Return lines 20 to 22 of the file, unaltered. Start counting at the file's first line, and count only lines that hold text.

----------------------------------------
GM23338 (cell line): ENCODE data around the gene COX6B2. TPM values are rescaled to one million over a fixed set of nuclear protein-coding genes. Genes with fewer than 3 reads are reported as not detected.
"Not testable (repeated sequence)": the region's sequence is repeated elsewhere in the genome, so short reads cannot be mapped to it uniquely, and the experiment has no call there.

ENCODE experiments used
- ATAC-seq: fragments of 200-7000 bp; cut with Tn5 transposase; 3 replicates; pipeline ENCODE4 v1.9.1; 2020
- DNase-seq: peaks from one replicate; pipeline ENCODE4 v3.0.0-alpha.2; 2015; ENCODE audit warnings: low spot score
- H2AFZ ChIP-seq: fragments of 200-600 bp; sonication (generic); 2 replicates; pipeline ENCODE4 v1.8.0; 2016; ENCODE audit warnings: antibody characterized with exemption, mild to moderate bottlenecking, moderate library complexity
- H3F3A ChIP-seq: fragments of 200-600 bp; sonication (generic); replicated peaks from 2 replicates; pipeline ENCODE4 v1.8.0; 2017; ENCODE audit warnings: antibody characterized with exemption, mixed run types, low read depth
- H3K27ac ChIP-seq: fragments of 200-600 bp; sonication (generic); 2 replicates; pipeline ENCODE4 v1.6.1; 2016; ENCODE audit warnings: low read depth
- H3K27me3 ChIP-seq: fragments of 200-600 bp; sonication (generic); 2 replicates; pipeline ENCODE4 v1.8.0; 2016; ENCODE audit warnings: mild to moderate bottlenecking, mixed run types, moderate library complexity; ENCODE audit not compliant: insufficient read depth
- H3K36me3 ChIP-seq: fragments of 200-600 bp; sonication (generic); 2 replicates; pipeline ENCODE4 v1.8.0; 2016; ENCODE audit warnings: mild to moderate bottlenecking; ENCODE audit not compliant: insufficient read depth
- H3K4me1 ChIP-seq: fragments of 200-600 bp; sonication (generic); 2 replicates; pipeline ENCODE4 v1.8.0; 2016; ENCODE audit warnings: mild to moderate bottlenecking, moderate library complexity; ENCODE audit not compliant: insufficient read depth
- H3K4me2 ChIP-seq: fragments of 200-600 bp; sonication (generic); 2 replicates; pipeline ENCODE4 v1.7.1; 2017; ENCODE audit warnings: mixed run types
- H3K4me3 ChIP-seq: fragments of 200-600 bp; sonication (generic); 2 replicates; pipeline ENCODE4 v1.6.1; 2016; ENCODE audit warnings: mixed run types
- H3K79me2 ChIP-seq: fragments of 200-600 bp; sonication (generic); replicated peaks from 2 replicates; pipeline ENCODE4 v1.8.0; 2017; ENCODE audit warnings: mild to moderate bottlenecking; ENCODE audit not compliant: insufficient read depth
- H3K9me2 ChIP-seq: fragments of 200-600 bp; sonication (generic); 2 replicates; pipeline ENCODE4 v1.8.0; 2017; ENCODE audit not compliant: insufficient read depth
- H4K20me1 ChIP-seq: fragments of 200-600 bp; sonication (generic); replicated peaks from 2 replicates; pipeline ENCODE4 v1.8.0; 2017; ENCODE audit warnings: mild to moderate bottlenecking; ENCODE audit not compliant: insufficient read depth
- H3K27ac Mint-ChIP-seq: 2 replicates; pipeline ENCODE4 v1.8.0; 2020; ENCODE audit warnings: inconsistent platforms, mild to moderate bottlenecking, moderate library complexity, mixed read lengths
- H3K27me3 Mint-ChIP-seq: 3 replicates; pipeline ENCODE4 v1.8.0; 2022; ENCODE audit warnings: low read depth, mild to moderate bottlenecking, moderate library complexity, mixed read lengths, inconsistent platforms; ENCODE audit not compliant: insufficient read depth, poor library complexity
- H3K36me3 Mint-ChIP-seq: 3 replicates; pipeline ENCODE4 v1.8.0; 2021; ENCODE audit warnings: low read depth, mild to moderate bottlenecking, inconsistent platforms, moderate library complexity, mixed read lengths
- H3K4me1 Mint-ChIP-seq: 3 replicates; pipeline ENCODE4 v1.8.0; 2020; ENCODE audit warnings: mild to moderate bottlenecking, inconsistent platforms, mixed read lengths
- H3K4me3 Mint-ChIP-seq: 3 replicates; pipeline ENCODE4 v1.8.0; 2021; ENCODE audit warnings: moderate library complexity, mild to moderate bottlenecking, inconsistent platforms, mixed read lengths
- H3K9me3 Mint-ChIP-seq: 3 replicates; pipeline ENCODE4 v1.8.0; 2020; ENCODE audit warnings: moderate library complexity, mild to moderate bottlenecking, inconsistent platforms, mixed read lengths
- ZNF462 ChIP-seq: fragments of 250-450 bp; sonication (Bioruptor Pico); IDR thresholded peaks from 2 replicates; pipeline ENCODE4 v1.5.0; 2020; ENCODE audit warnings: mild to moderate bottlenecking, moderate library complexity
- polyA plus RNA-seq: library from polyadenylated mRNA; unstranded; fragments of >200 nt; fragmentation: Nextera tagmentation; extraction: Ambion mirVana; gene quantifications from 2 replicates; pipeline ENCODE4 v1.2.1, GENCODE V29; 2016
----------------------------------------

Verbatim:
- H3K4me1 Mint-ChIP-seq: 3 replicates; pipeline ENCODE4 v1.8.0; 2020; ENCODE audit warnings: mild to moderate bottlenecking, inconsistent platforms, mixed read lengths
- H3K4me3 Mint-ChIP-seq: 3 replicates; pipeline ENCODE4 v1.8.0; 2021; ENCODE audit warnings: moderate library complexity, mild to moderate bottlenecking, inconsistent platforms, mixed read lengths
- H3K9me3 Mint-ChIP-seq: 3 replicates; pipeline ENCODE4 v1.8.0; 2020; ENCODE audit warnings: moderate library complexity, mild to moderate bottlenecking, inconsistent platforms, mixed read lengths